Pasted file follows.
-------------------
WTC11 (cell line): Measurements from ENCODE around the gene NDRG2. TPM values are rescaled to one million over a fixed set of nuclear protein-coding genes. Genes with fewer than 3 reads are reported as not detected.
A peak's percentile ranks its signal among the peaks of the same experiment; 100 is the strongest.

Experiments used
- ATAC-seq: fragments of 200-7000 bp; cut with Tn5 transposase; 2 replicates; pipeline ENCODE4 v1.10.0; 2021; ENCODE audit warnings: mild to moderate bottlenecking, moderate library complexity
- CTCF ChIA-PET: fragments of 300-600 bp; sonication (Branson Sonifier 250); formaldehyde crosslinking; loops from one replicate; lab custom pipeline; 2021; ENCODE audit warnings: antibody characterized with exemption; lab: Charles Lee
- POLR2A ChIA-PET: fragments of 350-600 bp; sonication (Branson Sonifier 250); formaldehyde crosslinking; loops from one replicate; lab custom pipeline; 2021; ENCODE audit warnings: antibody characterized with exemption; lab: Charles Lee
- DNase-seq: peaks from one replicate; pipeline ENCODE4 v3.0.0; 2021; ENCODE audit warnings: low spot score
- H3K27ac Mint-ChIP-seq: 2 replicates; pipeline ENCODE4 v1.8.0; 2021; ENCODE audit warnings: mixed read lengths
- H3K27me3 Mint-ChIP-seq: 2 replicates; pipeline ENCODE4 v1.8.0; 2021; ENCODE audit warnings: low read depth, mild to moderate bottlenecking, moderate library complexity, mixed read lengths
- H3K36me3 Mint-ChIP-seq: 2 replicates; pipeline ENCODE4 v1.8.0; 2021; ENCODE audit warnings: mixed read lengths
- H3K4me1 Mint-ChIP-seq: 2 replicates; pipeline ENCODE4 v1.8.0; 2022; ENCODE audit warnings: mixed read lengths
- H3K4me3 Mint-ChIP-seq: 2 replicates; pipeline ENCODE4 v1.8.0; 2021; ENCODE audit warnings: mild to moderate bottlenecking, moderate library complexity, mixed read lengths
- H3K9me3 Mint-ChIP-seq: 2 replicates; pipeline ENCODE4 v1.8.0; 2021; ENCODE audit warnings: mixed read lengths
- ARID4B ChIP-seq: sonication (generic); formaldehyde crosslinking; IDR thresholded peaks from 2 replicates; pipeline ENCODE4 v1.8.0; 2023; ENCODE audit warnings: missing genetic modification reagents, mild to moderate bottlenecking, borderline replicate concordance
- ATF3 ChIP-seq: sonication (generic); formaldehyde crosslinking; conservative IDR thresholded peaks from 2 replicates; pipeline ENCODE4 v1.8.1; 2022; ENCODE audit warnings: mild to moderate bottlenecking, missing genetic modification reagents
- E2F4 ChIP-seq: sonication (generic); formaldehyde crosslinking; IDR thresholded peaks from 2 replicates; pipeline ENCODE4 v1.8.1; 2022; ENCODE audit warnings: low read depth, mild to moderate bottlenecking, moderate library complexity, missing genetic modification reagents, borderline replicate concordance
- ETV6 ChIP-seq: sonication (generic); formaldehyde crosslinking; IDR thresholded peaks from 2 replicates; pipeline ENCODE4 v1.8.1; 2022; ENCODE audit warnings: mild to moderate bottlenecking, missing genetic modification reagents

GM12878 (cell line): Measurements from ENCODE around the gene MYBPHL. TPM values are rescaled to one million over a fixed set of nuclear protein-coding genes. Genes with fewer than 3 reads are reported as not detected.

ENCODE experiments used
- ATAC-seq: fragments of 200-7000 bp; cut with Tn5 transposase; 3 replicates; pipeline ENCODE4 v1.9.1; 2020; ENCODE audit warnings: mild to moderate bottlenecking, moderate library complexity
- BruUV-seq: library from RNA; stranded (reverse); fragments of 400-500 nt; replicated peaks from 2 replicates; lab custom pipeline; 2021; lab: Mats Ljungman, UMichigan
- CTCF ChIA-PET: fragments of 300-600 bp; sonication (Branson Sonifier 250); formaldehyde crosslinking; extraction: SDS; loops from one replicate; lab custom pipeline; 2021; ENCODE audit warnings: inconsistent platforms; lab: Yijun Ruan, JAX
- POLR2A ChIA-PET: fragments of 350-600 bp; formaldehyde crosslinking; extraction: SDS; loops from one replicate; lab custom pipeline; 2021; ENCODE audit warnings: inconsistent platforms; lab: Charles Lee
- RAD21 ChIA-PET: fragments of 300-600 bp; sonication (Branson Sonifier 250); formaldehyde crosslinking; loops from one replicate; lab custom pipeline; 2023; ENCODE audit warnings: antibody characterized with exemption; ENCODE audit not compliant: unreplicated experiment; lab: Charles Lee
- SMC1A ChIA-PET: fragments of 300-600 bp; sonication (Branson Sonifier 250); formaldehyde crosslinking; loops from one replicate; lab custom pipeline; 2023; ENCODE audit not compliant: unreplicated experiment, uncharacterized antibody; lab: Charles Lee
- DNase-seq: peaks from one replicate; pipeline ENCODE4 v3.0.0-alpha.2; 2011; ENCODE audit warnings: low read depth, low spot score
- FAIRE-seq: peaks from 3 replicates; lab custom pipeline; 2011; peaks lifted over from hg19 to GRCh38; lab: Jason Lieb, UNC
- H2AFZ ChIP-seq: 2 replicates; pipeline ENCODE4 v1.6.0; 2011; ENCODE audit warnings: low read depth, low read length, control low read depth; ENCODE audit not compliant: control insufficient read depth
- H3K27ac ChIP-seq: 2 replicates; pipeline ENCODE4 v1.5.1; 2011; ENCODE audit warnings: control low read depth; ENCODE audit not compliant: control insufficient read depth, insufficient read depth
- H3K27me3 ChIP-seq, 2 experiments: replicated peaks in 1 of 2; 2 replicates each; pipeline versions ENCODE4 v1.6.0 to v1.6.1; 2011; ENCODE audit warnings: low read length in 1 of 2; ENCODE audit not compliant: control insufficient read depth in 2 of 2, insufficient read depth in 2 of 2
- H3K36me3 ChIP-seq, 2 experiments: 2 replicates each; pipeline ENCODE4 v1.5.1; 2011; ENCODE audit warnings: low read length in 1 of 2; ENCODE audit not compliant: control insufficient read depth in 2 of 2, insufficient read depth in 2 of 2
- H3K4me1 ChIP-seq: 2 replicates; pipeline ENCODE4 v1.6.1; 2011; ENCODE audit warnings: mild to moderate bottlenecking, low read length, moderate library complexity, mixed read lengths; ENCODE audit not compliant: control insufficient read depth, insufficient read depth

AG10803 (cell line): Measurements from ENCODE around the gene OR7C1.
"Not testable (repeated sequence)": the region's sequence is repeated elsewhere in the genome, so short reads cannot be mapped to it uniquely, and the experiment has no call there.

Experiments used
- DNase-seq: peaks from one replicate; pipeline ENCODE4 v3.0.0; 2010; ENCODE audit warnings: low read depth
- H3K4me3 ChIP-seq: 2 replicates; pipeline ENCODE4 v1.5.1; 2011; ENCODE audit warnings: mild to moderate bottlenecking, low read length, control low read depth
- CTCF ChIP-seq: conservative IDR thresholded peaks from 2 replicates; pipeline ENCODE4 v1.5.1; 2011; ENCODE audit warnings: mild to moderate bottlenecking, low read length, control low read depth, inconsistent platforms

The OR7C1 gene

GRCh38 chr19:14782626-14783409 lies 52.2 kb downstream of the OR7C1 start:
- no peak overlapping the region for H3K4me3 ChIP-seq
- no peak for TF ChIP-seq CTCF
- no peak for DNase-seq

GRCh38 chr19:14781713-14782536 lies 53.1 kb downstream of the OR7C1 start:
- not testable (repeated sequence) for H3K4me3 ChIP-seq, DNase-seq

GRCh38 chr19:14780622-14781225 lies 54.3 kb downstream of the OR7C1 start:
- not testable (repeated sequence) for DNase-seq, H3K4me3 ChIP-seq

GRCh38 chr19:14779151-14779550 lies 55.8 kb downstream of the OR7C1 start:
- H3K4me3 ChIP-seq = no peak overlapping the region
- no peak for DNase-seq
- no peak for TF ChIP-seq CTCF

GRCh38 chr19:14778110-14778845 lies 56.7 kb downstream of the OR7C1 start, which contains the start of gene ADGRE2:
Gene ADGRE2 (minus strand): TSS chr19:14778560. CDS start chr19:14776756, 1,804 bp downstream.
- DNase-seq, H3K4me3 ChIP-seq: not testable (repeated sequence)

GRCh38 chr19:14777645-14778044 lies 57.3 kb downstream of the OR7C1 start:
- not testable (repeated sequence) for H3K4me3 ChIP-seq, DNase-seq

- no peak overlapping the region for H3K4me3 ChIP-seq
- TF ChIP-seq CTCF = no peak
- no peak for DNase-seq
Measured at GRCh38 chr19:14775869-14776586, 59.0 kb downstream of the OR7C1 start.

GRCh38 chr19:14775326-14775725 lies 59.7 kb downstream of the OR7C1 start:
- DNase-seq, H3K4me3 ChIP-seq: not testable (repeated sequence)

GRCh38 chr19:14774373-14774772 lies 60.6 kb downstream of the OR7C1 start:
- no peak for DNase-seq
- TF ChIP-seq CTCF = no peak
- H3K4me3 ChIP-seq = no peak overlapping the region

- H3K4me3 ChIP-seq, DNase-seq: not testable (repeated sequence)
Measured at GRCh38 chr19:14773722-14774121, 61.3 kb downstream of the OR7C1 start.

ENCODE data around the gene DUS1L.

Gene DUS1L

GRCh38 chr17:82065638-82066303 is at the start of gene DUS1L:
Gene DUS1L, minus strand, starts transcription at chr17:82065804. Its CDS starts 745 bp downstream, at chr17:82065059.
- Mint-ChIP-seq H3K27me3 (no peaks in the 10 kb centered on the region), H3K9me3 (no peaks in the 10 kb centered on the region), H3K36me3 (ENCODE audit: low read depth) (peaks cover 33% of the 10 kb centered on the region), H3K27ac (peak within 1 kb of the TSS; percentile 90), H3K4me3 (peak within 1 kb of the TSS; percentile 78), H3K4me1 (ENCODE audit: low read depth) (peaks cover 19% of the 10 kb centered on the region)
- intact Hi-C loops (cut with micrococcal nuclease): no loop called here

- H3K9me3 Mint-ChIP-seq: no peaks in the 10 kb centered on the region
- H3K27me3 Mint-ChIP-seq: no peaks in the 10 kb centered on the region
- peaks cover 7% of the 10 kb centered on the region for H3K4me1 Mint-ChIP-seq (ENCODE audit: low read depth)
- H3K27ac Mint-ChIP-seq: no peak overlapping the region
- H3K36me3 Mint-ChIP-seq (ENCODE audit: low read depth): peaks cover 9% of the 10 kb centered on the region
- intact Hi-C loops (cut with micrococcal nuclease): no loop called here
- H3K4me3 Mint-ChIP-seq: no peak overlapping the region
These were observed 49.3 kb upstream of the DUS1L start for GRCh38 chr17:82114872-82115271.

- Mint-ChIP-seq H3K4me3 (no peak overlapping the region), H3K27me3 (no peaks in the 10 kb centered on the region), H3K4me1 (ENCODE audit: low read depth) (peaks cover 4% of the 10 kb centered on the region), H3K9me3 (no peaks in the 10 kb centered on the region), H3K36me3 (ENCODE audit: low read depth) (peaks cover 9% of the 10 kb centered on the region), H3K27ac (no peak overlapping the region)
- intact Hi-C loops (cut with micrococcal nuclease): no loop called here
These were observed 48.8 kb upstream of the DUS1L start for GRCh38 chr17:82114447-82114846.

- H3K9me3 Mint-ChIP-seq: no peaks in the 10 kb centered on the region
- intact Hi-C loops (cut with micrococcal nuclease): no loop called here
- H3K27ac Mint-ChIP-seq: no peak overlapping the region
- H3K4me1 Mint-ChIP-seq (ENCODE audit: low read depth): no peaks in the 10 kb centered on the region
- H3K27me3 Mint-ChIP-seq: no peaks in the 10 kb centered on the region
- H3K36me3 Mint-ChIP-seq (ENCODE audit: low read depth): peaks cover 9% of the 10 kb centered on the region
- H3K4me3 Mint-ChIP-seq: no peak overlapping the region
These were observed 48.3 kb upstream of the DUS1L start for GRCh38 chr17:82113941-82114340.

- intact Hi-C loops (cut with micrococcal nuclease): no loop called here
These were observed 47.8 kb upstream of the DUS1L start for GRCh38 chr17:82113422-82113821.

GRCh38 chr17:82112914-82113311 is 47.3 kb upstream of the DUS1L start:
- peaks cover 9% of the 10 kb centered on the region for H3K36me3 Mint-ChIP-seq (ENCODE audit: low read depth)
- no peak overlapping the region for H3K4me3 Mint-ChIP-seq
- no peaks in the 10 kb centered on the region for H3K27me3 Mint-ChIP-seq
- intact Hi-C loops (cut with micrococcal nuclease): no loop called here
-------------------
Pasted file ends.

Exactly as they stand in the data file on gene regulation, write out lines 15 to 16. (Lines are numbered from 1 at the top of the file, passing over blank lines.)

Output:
- ATF3 ChIP-seq: sonication (generic); formaldehyde crosslinking; conservative IDR thresholded peaks from 2 replicates; pipeline ENCODE4 v1.8.1; 2022; ENCODE audit warnings: mild to moderate bottlenecking, missing genetic modification reagents
- E2F4 ChIP-seq: sonication (generic); formaldehyde crosslinking; IDR thresholded peaks from 2 replicates; pipeline ENCODE4 v1.8.1; 2022; ENCODE audit warnings: low read depth, mild to moderate bottlenecking, moderate library complexity, missing genetic modification reagents, borderline replicate concordance